After getting shut out in the first round, the Bengals dipped into the second round Friday night and drafted what very well could be their Opening Day slot receiver in Pittsburgh's Tyler Boyd with the 55th pick.
They followed that up in the third round with the selection of Utah State linebacker Nick Vigil, a 6-2, 230-pounder that immediately injects the linebacker corps with speed and youth. Vigil, who has a brother who is an NFL linebacker (Zach), is viewed as league-ready and is a bright, instintive guy that can play outside or inside in a 4-3. As a junior last season, he racked up 140 tackles. With Oklahoma's Sterling Shepard and Ohio State's Michael Thomas going ahead of them, the Bengals were quickly running out of options in an early part of a draft uncharacteristically thin at receiver. But Boyd gave them one last shot for an immediate contributor before the skelton mid-rounds. In the last eight Bengals' drafts, only perennial Pro Bowler A.J. Green and Boyd are the two receivers they've taken in the top two rounds.
The 6-2, 200-pound Boyd fits many of the Bengals' size and speed specs when it comes to a wide receiver to replace Marvin Jones and Mohamed Sanu. With veteran Brandon LaFell lining up opposite Green, Boyd can slide into Sanu's slot after a career he broke all of Larry Fitzgerald's freshman records during a career he started all three years.
Offensive coordinator Ken Zampese said the Bengals won't hand the slot job to Boyd, but that his quickest way to get on the field is inside while working on his outside game.
The knock against him is he didn't run many long routes, but he was a very productive guy for the Panthers and left as their all-time leading receiver.
The Bengals don't want to compare him to Sanu but, as receivers coach James Urban said, "There are Sanu-esque things that he provides. You can poke holes in the 40 time (4.5ish), but we like to attract football players and I think we've got a good football player. We'll take advantage of his skill set."
Boyd did everything for the Panthers from catching it to running it to returning it as he became the school's second all-time career yardage leader behind only Tony Dorsett. The only thing he didn't do was go long consistently with the deep ball. Although he returned both kicks and punts, it doesn't look like the Bengals envision him doing it that much, if at all.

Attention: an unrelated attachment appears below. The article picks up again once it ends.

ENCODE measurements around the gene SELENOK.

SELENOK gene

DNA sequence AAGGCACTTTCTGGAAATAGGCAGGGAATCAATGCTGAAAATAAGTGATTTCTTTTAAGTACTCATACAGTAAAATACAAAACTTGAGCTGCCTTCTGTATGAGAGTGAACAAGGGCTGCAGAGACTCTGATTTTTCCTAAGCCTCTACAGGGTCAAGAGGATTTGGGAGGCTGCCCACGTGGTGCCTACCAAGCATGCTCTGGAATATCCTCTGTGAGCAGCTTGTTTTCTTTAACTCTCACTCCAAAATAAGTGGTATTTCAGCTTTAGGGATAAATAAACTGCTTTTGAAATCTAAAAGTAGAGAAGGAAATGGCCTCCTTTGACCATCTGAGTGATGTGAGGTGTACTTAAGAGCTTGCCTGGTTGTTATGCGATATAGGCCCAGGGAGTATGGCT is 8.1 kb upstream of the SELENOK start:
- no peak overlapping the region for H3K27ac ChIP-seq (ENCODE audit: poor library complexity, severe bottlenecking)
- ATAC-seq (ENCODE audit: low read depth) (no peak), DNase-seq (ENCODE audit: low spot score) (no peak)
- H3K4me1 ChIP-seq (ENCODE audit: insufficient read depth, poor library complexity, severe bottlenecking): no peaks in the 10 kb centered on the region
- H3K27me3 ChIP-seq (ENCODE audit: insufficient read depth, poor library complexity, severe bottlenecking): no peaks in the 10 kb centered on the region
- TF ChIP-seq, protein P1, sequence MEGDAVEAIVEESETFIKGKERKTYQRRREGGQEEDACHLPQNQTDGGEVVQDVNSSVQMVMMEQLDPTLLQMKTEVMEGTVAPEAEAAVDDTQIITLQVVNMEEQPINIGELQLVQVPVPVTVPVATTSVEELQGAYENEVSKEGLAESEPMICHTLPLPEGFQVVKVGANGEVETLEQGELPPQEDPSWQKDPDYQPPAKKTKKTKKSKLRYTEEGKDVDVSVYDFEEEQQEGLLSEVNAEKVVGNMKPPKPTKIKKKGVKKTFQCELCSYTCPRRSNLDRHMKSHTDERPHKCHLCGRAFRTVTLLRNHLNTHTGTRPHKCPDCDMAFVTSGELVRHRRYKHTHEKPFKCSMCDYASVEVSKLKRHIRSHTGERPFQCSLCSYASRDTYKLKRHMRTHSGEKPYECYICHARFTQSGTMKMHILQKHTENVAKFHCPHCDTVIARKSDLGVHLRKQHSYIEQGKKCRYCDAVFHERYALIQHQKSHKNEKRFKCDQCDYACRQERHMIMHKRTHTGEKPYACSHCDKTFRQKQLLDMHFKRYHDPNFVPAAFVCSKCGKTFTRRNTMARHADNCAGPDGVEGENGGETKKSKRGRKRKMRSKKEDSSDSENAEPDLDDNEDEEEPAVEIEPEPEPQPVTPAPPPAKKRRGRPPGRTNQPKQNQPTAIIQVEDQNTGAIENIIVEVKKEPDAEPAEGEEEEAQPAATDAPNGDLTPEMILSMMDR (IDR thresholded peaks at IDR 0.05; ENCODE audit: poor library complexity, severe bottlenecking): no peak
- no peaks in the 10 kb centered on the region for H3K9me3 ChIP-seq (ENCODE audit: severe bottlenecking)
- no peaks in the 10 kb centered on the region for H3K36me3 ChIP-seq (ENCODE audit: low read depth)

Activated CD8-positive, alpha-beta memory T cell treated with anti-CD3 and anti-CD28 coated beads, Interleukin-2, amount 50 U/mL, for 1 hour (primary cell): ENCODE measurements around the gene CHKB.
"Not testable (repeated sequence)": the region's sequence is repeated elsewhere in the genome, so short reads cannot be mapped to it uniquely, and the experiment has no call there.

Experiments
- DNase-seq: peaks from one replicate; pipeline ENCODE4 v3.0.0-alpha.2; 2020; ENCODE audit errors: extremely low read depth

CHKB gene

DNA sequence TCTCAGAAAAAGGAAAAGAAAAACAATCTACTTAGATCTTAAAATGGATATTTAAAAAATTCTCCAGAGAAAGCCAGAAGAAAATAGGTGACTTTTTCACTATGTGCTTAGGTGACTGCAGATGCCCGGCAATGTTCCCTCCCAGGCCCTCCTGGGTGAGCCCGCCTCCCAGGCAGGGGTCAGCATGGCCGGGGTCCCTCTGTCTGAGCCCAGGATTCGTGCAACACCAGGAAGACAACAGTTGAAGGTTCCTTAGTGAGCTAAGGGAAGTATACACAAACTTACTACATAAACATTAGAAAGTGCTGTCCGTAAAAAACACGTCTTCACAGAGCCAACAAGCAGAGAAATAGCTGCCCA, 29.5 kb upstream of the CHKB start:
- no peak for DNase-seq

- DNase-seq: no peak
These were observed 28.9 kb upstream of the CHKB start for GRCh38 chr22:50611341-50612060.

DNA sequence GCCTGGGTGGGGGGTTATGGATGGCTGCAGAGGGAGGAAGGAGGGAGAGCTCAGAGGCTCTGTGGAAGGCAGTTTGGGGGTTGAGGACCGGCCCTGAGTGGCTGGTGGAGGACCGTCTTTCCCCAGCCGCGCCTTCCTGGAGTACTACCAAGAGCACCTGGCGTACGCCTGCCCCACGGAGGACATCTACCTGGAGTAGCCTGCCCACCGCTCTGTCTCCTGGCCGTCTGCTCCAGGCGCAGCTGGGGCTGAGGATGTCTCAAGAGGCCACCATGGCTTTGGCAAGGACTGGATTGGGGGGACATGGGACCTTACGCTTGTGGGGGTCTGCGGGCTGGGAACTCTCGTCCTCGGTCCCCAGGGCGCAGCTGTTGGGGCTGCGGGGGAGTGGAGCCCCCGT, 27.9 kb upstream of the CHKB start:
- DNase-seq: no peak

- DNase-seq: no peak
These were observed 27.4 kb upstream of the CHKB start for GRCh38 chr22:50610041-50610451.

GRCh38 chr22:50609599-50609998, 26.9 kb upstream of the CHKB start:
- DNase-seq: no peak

"He's not a finished product, but he's ours and we like him," Zampese said. "You wouldn't look at timed speed and say he's going to run by that guy all the time. But he's been productive with what he's been asked to do."
Boyd is certainly a confident sort.
"I'm happy the Bengals chose a great player like myself," Boyd said. "I put myself in position to win and run good routes, keep plays alive. I'm a huge playmaker."
Asked how he rated his blocking, he offered "an eight."
He's Western Pennsylvania all the way through, from Clairton, Pa., and said there is probably a picture of him somewhere as a little kid wearing a Hines Ward jersey.
"His ideal NFL fit is the slot in a role similar to Dolphins standout Jarvis Landry," CBS.com says. "Boyd is an exquisite catcher of the football and able to stand out by paying attention to the details, putting his value in the top 50 range."
Boyd can only hope his career comes close to the man who announced the pick in Chicago, four-time Bengals Pro Bowl wide receiver Isaac Curtis.
As for the Vigil pick, he was announced by Bengals left end Carlos Dunlap, draped in his University of Florida graduation gown to be worn this weekend. He got the call as the Bengals' reigning Walter Payton Man of the Year winner.
"That was awesome," said defensive coordinator Paul Guenther. "Congratulations to Carlos."
Head coach Marvin Lewis said Vigil has a chance to be a three-down player, which is one of the many reasons they love this red-shirt junior. He's also a guy heavily endorsed by special teams coordinator Darrin Simmons because of his speed. Guenther raved about his 4.66-second shuttle time and linebackers coach Jim Haslett said he's a guy that fits every spot in the Bengals 4-3 defense.
"Their defense was ranked as a whole 17th in the country. They've got some pretty good linebackers," Haslett said. "He's got great speed."
Guenther said Vigil "can do a lof different things. Cover, run . . . We can teach him all three spots."
The Bengals compare his instinctive, versatile style to Carolina Pro Bowl middle linebacker Luke Kuechly. He was the only player in the country last year to have at least nine tackles in every regular-season game.
"We're not comparing him to Kuechly," Guenther said. "He'll have to come in here and win a spot."
Vigil, who started in base at middle backer and moved outisde to WILL on passing downs, he didn't talk to anyone from the Bengals during the process and was surprised to get the call. He said he was expecting the fourth round, but his agent told him anywhere from mid-third to mid-fifth.
He was so versatile the offensive coaches came up a package for him as a tailback in short-yardage and goal-line situations. He carried the ball
"Those days are gone," Vigil said. "I'm glad because I wasn't a very good running back."
Zach, an All-American linebacker at Utah State who was a free agent last year and is with the Dolphins and now they have a date on national TV in September on NFL Network.
"A little brotherly rivalry," said Nick of the tandem that grew up in Plain City, Utah.
With the 55th pick in the 2016 NFL Draft, the Bengals select Tyler Boyd from Pittsburgh